Doctors and others began to recognize, by the start of the 20th century, the extent to which community and personal cleanliness influenced health and illness. Poor ventilation and overcrowded living and working conditions, especially in densely populated cities, encouraged rampant and rapid spread of infectious diseases. In 1900 pneumonia, tuberculosis, and GASTROENTERITIS together were to blame for a third of all deaths in the United States. Annual influenza outbreaks could kill entire families, even communities, within weeks. In cities, infections caused the deaths of nearly a third of infants before their first birthdays.
With clean water standards came assurances that bathing would no longer be the source of illness but rather could be the guardian of health. Public officials began to extol the virtues of frequent HAND WASHING and daily, or at least weekly, bathing. Between 1920 and 1937 illnesses and deaths from waterborne infections such as cholera and typhoid fever plummeted, and by 1950 were nearly nonexistent. Health officials also encouraged opening windows and getting fresh air, measures that helped dilute the concentration of airborne pathogens such as viruses and BACTERIA and reduce opportunities for infection to occur. In 1944 the US Congress passed the Public Health Service Act that established a consistent framework for public health laws, standards, and procedures throughout the United States.
A key measure of public health and the effectiveness of disease-prevention efforts is LIFE EXPECTANCY. A child born in 1900 could expect to live to age 47. A child born in 1950, the dawn of the golden era of preventive health care, could expect to live nearly half again as long, to age 68. These children were the first who also could expect to grow up without experiencing the CHILDHOOD DISEASES that claimed the lives of one in five children in their parents’ generation.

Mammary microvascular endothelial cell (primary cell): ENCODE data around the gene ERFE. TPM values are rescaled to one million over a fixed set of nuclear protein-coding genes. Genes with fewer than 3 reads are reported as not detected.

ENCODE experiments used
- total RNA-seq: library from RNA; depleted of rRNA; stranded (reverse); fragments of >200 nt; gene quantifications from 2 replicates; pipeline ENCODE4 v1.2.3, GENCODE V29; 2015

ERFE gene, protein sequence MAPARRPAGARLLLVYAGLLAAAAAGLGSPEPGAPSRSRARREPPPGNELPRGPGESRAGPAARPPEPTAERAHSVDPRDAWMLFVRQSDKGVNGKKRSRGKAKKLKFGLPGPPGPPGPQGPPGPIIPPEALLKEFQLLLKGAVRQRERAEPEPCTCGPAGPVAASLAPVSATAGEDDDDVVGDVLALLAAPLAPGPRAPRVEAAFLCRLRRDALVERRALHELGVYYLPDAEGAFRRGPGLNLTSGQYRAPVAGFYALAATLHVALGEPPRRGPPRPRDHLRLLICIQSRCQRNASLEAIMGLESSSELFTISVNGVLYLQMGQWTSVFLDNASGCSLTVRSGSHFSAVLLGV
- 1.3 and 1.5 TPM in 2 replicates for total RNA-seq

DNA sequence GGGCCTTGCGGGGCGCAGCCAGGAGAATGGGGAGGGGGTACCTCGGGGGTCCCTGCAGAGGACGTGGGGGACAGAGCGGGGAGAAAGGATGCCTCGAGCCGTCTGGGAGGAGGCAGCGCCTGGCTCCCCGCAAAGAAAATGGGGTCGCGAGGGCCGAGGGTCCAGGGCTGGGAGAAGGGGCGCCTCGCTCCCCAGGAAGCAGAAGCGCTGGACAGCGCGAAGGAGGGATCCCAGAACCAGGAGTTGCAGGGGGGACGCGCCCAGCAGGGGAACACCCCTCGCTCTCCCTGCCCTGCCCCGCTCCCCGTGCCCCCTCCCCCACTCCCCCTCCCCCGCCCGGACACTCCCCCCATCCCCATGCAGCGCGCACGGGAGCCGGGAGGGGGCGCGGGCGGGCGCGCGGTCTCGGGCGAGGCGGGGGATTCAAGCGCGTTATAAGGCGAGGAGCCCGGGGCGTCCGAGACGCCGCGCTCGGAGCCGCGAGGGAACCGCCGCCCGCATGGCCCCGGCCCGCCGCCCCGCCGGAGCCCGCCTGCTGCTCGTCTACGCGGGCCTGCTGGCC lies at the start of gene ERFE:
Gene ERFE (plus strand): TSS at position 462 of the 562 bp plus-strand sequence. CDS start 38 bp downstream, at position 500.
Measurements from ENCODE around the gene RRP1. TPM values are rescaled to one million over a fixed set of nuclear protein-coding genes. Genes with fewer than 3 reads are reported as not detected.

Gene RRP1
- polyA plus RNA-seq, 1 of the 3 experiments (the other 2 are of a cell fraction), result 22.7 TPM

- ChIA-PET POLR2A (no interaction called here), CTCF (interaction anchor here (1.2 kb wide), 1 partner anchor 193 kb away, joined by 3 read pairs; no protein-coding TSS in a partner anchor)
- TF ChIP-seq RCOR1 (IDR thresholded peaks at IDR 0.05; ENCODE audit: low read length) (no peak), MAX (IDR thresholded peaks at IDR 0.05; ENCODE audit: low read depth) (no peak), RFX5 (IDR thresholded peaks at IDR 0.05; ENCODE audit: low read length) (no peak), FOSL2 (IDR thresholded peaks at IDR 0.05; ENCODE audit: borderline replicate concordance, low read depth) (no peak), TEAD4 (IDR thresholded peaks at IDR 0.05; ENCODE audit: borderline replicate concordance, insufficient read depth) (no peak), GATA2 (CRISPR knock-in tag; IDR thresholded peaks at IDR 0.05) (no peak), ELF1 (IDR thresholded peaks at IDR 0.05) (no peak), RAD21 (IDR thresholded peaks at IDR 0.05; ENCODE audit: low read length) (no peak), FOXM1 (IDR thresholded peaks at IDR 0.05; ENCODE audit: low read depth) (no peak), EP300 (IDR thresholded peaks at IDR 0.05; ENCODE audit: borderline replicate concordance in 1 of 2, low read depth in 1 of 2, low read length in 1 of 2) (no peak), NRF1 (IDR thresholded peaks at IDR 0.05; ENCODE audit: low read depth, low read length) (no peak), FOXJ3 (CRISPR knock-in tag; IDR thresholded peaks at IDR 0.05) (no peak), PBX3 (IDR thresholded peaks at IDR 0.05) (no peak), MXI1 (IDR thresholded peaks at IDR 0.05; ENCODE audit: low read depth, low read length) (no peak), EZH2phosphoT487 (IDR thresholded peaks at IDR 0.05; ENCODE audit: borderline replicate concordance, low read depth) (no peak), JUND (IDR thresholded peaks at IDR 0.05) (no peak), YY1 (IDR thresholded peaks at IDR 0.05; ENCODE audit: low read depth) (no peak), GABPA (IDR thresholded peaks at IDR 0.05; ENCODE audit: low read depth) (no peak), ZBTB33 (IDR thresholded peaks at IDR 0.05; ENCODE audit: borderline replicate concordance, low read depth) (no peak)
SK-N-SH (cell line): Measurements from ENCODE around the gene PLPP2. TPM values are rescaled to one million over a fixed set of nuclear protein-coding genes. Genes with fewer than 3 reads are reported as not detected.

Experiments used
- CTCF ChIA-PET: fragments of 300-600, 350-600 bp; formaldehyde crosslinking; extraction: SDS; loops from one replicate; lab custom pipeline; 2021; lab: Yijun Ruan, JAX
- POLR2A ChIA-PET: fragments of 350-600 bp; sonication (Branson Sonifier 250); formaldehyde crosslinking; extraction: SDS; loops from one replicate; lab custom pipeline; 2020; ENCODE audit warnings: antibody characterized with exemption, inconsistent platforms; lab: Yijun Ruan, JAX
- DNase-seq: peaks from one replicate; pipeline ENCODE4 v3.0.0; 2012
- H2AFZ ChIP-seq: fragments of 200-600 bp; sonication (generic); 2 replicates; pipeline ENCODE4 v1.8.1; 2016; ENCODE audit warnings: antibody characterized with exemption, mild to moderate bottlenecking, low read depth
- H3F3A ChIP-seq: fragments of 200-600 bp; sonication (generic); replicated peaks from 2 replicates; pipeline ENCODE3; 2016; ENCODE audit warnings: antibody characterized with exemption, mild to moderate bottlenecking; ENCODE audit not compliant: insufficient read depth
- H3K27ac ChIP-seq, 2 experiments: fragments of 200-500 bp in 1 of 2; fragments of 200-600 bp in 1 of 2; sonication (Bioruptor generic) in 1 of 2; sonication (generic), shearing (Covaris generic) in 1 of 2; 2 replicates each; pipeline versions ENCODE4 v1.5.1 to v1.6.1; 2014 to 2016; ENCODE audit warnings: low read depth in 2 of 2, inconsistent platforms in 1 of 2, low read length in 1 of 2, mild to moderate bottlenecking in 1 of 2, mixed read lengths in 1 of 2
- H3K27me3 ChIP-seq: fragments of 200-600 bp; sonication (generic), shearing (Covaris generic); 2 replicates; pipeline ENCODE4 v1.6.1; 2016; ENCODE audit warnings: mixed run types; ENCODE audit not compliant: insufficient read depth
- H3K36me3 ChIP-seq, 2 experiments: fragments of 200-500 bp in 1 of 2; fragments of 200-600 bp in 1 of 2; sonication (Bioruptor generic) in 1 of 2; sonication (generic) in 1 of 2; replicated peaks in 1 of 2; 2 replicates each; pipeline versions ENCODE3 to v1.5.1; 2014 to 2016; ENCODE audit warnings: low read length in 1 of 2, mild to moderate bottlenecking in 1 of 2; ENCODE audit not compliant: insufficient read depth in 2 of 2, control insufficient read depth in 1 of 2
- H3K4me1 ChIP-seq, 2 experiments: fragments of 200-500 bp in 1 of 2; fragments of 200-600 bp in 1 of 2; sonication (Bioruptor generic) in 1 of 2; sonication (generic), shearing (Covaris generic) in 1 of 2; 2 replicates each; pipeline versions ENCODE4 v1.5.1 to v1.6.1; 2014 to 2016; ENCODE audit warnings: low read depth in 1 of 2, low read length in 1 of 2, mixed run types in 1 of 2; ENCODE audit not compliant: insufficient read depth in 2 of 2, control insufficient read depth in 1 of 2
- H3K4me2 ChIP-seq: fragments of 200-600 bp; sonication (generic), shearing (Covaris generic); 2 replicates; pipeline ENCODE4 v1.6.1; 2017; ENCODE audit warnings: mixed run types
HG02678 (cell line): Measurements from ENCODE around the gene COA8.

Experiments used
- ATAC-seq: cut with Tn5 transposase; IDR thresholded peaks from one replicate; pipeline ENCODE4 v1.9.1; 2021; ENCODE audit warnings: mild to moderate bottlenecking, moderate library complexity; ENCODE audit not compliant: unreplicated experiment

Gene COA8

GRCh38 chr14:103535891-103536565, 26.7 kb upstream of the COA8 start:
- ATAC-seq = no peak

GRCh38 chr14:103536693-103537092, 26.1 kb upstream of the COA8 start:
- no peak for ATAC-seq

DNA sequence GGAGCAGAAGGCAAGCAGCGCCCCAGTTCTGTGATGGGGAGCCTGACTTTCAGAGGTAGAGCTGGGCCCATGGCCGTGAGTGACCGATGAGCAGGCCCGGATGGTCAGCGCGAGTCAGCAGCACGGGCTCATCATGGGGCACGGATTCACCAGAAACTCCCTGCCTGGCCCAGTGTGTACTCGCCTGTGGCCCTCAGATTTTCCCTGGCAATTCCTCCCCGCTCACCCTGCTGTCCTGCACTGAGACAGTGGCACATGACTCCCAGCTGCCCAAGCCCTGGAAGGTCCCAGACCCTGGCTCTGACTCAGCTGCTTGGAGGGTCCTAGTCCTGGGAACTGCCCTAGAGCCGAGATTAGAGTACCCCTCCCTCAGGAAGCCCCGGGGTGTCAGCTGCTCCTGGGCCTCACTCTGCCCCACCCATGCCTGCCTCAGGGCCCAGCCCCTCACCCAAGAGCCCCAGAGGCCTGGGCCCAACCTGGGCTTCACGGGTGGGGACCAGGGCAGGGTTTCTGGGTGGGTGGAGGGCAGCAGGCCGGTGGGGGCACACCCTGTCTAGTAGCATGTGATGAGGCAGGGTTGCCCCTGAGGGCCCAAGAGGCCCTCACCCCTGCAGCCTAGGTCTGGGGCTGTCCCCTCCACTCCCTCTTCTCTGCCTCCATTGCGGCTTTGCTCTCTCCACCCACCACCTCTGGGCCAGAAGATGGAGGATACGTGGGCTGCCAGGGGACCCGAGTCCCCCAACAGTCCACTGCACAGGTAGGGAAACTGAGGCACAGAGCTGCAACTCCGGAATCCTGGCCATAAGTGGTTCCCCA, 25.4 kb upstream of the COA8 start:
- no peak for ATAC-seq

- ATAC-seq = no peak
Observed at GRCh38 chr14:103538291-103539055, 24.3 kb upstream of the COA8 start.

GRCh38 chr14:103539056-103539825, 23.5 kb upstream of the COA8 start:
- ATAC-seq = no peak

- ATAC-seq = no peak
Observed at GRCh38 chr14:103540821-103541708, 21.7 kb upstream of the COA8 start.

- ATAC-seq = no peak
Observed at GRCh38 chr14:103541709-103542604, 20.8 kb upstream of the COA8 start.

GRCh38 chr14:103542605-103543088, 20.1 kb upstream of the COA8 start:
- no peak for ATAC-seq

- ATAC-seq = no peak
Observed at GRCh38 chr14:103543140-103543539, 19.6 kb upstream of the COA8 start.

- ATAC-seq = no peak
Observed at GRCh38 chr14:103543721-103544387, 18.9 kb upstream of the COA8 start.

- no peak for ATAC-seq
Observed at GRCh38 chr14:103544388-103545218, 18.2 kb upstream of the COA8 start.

Epidemics and pandemics
Epidemics and pandemics strike fear in the hearts of health experts and individuals alike. Epidemics are extensive but localized outbreaks of illness or infection. Pandemics are worldwide outbreaks. Despite vaccination efforts, annual influenza epidemics sicken millions and cause the deaths of 30,000 Americans. Health experts believe basic preventive measures such as frequent hand washing and appropriate SNEEZE/COUGH ETIQUETTE, combined with more comprehensive vaccination, could prevent most of these infections.
The Spanish influenza epidemic of 1918, the worst pandemic of modern history, claimed the lives of half a million Americans and more than 20 million people worldwide. It also provided much learning for public health officials about how, and how quickly, such infections spread. Health experts have used this knowledge to develop mechanisms and systems to detect and report outbreaks that have pandemic potential. Such efforts could not entirely prevent, though did help contain, influenza pandemics in 1957 (the Asian flu) and 1968 (the Hong Kong flu). They did, however, allow early detection and containment of small outbreaks of avian influenza in 2000 and 2004, and of the deadly SEVERE ACUTE RESPIRATORY SYNDROME (SARS).
Motor vehicle safety
A uniquely modern-day public health issue is motor vehicle safety. Coming into its own in the early 1900s, the automobile wasted little time acquiring notoriety. By the time Henry Ford set the standard for the “everyman” car, MOTOR VEHICLE ACCIDENTS had already claimed more than 40,000 lives. By the 1960s, motor vehicle accidents accounted for more than 40,000 deaths each year. Measures such as structural integrity requirements, seat belts, and airbags have held motor vehicle deaths steady near that level since 1998.